thus to obtain the maximum coding gain, one should 42
design the code to achieve the largest value of d2free .
This is the identical criterion used for designing opti-
A similar analysis is performed in Reference [31] using
mum trellis codes on the AWGN channel. It should an inverse Laplace transform approach together with a
also be noted that the importance of Euclidean dis- GaussChebychev numerical quadrature rule to approxi-
tance as a code design criterion comes about because mately evaluate the PEP.

Copyright 2002 John Wiley & Sons, Ltd. Wirel. Commun. Mob. Comput. 2002; 2:667 692
PERFORMANCE EVALUATION OF ST CODED SYSTEMS 681

To compute the average PEP, we again apply the vector of variables) . Since for the Rician channel,
 Lt
MGF-based technique resulting in Zn
j D
n n
O in  is a complex Gaussian
iD1 cj,i xi  x
t

PX ! X RV with variance n2 D  LiD1 jxin  xO in j2 , which
/2 1 *
+ is independent of j, then defining the normalized RV
1
jn D Zn n
D exp p dd j /n , and noting that the j s are i.i.d.,
 0 0 2 sin2  Equation (46) can be rewritten in terms of this new
* + notation as
1 /2 1
D M  d 43
 0 2 sin2   D 1
PX ! X

where M s is the MGF of L
j n j r

Lt

Es  ) )2 jxin  xO in j2
N
N s
D xn ) .
)Cn xn   44 /2 !
exp  iD1
j n j2
2N0 nD1 4 sin2  d
0 nD1

and we define the squared norm of a matrix by the
sum of the magnitude squaredr  of all its elements,
47
for example, jjALr N jj2 D LlD1 N 2
iD1 jali j or equiv-
alently the trace of the matrix ALr N ALr N T . Note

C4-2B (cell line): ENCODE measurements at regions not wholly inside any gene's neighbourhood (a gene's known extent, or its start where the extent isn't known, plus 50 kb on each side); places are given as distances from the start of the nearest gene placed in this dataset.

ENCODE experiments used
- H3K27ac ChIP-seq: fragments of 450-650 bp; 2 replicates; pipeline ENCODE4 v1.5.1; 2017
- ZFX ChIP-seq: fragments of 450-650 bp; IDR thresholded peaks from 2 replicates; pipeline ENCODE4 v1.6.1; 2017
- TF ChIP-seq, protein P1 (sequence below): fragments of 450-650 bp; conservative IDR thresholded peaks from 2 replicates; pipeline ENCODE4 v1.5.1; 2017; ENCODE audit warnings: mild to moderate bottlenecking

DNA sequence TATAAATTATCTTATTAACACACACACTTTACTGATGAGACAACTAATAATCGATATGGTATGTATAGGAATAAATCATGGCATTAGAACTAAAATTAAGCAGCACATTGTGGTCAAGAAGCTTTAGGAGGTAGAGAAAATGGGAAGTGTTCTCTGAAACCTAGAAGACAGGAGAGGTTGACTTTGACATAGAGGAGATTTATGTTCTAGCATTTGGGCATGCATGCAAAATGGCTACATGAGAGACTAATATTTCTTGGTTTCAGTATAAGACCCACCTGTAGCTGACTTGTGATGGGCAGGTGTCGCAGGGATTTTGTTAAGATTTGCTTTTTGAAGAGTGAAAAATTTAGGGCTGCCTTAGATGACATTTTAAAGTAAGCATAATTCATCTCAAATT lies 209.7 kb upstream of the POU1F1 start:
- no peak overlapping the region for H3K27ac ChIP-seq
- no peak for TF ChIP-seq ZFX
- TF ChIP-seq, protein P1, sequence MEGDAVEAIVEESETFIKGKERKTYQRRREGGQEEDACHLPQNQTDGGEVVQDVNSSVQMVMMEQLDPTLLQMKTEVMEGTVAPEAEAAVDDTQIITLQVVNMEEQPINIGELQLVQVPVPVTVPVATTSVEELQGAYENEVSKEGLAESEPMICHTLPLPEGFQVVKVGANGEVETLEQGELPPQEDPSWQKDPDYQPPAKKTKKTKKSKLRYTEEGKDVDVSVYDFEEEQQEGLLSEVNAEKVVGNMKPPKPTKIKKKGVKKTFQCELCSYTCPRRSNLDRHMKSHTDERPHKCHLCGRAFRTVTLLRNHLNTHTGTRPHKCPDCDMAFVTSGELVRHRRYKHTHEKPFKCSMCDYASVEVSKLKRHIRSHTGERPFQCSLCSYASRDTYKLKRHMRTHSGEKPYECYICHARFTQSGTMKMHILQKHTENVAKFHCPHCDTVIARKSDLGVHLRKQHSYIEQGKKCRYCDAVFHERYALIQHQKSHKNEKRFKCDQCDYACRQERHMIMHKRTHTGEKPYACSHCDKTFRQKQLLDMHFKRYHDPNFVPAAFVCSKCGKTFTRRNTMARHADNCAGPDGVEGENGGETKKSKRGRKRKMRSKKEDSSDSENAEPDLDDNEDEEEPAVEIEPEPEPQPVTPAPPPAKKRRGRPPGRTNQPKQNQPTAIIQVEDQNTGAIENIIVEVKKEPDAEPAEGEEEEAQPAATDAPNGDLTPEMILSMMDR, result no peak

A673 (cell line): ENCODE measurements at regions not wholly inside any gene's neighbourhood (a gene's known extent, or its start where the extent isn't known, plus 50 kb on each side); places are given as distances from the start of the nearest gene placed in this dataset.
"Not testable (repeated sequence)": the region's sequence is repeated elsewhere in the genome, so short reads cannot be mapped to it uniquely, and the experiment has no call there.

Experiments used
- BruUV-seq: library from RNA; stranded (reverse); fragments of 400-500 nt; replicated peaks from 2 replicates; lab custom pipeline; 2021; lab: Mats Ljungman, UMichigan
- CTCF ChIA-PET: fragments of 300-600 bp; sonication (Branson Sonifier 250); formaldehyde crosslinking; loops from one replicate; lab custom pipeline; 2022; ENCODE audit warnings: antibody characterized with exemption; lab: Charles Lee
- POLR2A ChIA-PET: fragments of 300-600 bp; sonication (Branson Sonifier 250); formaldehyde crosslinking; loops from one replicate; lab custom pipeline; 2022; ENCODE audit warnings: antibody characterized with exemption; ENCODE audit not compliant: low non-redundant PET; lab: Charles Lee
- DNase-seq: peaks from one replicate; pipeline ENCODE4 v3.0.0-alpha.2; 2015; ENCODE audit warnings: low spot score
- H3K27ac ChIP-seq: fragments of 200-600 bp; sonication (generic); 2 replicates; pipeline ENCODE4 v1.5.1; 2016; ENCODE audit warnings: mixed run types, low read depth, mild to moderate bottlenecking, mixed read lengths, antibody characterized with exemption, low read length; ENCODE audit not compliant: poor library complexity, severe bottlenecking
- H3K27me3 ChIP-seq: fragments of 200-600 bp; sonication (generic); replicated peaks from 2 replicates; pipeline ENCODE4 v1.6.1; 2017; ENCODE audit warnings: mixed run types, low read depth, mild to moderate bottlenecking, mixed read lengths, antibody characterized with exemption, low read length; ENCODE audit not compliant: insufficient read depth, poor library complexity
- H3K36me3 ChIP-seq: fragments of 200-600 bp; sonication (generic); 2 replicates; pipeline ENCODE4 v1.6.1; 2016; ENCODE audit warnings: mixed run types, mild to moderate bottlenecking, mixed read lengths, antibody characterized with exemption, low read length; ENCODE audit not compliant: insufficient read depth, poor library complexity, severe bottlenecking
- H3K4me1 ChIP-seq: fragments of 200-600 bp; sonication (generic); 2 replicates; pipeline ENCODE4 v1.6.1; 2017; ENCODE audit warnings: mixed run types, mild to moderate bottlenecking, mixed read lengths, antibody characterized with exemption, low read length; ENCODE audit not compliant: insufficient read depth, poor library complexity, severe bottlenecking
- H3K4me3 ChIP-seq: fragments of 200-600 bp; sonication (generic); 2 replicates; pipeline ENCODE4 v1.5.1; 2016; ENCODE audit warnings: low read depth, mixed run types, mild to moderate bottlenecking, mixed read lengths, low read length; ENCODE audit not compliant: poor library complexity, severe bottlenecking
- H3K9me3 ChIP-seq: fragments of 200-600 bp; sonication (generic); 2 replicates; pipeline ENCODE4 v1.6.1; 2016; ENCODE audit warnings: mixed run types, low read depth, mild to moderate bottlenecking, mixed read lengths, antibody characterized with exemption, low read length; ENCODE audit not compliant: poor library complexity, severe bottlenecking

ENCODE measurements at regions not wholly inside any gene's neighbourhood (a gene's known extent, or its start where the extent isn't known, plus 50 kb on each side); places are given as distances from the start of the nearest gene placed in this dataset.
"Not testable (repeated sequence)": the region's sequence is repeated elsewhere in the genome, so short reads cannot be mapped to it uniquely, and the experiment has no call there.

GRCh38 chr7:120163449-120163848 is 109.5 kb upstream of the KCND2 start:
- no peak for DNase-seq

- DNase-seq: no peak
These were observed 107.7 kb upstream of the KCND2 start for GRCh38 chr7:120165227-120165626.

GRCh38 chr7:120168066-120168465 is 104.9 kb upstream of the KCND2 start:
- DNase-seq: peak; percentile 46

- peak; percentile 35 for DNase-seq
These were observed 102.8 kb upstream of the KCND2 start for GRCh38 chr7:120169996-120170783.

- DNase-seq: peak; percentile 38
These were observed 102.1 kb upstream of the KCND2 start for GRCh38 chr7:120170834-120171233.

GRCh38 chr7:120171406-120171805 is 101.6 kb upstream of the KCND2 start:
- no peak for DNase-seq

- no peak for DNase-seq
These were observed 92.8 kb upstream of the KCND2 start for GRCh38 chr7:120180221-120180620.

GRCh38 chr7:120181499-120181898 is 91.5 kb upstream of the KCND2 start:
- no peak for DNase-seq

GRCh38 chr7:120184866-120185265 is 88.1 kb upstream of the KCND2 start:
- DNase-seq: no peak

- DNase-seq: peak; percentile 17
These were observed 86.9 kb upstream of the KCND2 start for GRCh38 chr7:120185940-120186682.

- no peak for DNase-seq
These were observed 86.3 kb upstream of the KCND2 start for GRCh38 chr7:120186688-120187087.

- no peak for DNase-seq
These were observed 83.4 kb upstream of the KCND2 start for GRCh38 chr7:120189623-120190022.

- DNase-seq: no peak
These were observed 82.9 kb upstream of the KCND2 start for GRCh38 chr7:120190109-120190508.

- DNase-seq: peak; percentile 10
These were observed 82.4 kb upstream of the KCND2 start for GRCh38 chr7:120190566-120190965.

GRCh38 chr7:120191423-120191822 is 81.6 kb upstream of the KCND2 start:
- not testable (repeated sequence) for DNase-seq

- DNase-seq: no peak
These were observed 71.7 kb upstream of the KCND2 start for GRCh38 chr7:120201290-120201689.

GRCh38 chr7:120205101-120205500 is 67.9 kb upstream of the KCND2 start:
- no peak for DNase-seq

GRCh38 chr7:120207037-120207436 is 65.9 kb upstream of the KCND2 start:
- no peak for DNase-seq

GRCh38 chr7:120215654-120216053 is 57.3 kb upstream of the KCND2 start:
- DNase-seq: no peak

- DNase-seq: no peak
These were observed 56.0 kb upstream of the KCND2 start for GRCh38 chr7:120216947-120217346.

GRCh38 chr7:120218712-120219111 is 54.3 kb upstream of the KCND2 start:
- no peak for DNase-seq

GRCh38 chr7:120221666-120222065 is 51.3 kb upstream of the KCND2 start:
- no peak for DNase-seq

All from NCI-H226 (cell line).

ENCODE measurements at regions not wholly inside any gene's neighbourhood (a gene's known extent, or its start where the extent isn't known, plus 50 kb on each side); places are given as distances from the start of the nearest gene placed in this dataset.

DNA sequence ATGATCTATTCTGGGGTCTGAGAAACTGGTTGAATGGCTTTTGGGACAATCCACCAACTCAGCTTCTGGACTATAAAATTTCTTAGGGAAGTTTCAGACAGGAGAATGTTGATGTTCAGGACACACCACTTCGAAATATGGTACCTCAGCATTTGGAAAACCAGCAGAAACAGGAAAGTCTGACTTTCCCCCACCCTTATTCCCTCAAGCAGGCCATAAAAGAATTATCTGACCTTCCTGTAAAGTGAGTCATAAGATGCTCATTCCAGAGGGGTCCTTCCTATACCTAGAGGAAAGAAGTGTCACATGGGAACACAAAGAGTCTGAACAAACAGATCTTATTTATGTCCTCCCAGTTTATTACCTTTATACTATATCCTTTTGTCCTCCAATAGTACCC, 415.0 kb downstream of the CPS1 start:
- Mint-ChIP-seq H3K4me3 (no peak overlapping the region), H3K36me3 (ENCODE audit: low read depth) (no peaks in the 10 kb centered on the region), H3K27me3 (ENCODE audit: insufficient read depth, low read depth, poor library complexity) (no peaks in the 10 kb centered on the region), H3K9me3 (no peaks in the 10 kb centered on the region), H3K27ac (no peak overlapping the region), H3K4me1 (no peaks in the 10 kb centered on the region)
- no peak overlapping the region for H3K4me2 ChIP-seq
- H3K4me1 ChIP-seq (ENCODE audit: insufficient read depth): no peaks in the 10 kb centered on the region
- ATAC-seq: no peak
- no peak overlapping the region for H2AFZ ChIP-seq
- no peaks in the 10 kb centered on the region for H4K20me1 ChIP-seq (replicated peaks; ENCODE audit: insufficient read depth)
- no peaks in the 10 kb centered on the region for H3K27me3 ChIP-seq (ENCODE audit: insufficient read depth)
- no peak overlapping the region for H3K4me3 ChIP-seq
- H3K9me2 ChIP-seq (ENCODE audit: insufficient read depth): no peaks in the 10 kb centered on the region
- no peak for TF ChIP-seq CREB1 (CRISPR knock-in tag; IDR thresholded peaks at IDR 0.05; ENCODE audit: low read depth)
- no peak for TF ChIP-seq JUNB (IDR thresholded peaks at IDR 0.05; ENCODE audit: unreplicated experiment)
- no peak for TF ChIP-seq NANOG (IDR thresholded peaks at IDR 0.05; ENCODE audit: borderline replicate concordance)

that to the extent that the MGF can be evaluated in where, without loss in generality, we have dropped
the j subscript on jn . Finally, averaging over
closed form for a given fading-channel type, the rela-
the noncentral chi-square distributed random vari-
tion in Equation (43) is exact and can be evaluated
able j n j2 , equivalently making use of the MGF
as a single integral with finite limits.
of a Rician channel (Reference [23], Equation 2.17),
For the slow-fading model, we would have Cn D
gives the desired result
C independent of n in which case Equation (44)

Es ) )2
becomes
)
D )CX  X  )) 45






2N0

N
/2 ! 2
 D 1 1 C K sin 
PX ! X
6.1. Evaluation of Pairwise Error Probability  0 1 C K sin2

nD1


 s  n
Performance on Fast Rician-Fading Channels L
n 2
t

C jx  x
O j
4 i i
To evaluate the average BEP, we again make use of iD1
the assumed i.i.d. properties of the channel where- Lr


upon Equation (43) evaluates to


s 
Lt

K jxin  xO in j2


 D 1
PX ! X 4 iD1

 exp d
Cn 1 C K sin2 


Es

/2 !
 s  n
N  Lt
2 n 2
exp ) 4N0 sin  ) d C4 jxi  xO i j

xn )
)Cn xn  
2
0 nD1 iD1

1 48
D
 which for the Rayleigh channel simplifies to
cj,i
n
1
Es  D
PX ! X
/2 !
N !  
Lr
4N0 sin2  Lr

exp , Lt , d
, n n ,
2
N
,, cj,i xi  xO i ,,
0 nD1 jD1 n
/2 ! sin2 

iD1 d
 n
L t
46 0
nD1 sin2  C  s n 2
jxi  xO i j
4 iD1
where the notation denotes statistical expectation
with respect to the random quantity (single variable or 49